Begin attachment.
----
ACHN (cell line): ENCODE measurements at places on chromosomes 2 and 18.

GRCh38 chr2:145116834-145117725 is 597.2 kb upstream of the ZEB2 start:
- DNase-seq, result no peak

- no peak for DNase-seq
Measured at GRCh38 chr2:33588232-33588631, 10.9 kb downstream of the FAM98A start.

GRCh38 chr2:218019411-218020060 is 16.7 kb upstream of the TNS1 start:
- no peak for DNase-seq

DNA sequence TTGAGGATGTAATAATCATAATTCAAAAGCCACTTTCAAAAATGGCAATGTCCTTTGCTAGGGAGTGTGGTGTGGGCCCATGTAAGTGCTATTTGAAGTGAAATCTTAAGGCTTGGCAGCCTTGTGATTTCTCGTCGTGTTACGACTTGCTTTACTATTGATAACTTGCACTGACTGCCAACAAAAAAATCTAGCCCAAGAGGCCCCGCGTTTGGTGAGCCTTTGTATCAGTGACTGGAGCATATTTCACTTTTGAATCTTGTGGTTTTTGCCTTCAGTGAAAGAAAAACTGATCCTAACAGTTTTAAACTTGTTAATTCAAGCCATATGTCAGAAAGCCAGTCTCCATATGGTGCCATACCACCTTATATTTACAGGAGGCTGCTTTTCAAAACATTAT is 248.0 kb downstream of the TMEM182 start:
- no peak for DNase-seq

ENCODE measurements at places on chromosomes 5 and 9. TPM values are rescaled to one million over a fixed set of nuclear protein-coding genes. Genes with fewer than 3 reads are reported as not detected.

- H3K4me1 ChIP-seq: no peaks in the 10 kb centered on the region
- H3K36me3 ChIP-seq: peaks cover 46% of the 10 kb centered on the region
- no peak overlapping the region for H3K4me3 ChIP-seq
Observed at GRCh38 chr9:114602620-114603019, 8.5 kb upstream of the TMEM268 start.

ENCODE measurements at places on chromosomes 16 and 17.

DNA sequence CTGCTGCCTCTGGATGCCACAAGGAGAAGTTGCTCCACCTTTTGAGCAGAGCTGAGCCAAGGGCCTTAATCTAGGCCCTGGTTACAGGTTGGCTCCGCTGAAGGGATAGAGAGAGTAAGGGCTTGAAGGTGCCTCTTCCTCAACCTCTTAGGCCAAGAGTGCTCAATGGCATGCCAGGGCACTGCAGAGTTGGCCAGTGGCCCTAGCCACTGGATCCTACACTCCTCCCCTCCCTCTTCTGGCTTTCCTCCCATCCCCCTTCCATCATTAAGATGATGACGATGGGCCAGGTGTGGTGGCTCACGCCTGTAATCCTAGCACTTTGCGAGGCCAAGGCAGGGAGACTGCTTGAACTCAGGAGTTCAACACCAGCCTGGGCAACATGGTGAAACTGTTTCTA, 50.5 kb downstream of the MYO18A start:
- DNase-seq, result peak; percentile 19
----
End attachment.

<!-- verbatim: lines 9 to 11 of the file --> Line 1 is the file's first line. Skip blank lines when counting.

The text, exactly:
- no peak for DNase-seq

ENCODE measurements at places on chromosomes 5 and 9. TPM values are rescaled to one million over a fixed set of nuclear protein-coding genes. Genes with fewer than 3 reads are reported as not detected.

- H3K4me1 ChIP-seq: no peaks in the 10 kb centered on the region